Jake Freestone
Farm Manager at Overbury Farms, West Midlands, United Kingdom

WHY YOU WILL FALL IN LOVE WITH ETHANOL (IF YOU GIVE IT A SECOND CHANCE)

When you are about to purchase a product at the grocery store, what things do you normally think about before you buy it? Is it a good price, is it locally grown, and is it environmentally friendly? These are questions as consumers we ask ourselves on a daily basis.

Ethanol actually answers all of those questions that people consider to be important moral purchasing decisions.

It’s Priced Right

5-27-16_EthanolOne gallon of ethanol is actually cheaper than one gallon of gasoline according to the Renewable Fuels Association. This means that a gallon of gasoline containing ten perfect of ethanol (E10) is virtually cheaper than a gallon of conventional gas. In 2010, a study showed that utilizing over 13 billion gallons of ethanol actually reduced the prices of gasoline by about 89 cents per gallon. This means that a typical American household actually spent 800 dollars less in gasoline in 2010. Also, an increase in the use of ethanol also decreases the demand for oil and the market prices. It is also a tremendous source of octane and it is much more valuable and cheaper for refiners compared to other sources of high-octane.

It’s Produced Locally

Ethanol brings more than just the agriculture industry in America together. It brings local farmers, environmental leaders, automobile manufactures, and economic and industry leaders together to achieve a common goal. The production of American-made ethanol serves a vital purpose of helping us to not be dependent on imported foreign oil. There are also other materials that can be utilized in the process of making ethanol such as specialty energy crops such as algae, forestry waste, urban waste, etc. Not only farmers can contribute to this American-made effort, but as a consumer yourself, you can get involved in locally produced ethanol as well!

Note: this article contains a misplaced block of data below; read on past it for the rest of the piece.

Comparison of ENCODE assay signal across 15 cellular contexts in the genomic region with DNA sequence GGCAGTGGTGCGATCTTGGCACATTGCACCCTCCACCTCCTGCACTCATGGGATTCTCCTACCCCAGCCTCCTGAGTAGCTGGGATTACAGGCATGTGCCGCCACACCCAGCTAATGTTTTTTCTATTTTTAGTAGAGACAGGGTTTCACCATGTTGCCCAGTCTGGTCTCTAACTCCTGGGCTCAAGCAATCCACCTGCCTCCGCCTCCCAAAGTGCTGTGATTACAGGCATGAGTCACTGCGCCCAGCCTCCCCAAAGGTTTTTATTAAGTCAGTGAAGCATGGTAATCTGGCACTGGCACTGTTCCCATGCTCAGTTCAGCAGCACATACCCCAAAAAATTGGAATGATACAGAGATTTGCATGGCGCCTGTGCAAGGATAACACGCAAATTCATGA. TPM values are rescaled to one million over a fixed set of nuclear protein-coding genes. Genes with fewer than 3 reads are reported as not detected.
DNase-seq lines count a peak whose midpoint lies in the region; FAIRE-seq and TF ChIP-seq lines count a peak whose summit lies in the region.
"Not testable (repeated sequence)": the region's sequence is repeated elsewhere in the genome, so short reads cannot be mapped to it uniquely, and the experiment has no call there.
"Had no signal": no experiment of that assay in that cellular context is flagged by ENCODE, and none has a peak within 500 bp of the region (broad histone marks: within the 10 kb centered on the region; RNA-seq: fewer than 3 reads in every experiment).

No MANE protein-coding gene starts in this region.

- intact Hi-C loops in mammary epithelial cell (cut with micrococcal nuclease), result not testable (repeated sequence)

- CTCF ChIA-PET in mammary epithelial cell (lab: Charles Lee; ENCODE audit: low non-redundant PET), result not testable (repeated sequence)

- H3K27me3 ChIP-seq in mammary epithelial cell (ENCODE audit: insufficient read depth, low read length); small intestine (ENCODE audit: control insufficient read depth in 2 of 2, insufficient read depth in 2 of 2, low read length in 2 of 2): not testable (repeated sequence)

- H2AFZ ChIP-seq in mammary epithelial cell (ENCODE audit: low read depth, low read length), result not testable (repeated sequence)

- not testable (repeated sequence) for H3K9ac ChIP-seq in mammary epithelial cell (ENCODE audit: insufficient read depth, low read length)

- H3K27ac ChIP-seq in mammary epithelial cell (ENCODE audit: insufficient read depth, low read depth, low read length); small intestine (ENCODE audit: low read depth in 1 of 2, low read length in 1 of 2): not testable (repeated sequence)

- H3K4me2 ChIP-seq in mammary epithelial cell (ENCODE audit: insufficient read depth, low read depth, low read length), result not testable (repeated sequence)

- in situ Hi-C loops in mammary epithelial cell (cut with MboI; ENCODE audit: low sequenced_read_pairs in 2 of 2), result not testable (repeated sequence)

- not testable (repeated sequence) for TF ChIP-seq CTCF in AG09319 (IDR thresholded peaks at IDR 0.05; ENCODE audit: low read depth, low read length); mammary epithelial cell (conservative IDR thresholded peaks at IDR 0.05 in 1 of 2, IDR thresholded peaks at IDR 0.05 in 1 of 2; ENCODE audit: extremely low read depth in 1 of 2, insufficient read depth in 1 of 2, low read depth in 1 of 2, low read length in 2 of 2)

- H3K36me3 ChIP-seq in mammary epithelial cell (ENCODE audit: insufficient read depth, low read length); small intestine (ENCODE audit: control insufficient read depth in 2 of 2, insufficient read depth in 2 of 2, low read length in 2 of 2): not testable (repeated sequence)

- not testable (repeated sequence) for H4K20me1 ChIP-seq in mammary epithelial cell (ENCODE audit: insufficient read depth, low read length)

It’s Environmentally Friendly

E85 fuel pump at Washington DCEthanol is a renewable fuel. Compared to conventional gasoline, ethanol reduces greenhouse emissions by 59%. If you drive a flex-fuel car, utilizing higher blends of ethanol-enhanced gas can assist in preventing greenhouse emissions even more! By utilizing American-made ethanol we are already replacing 661,000 barrels of imported oil. This prevents and decreases the amount of oil spills each year. By already utilizing the E10 standard that is served in a majority of gas stations throughout the country, ten percent ethanol currently decreases emissions that is equivalent to removing 7 million cars off of the road.

Ethanol should be what every consumer wants right now. It fits the mold of the moral and ethical decisions we make on a daily basis. Next time when you go to fill up the tank, remember that ethanol is a consumer-friendly resource that will bring Americans closer together.

Nicole Chance

Nicole Chance
University of Illinois

5 THINGS ABOUT THIS PHOTO: WHAT IT MEANS TO DRIVE A FLEX FUEL VEHICLE

We’ve got some great photos in the IL Corn library – photos that speak volumes about what we do and who we are as an organization as well as who the farmers are that we serve! This week, we’ll feature a few of those photos as well as share the lessons you can glean from them!

What it means to drive a Flex Fuel vehicle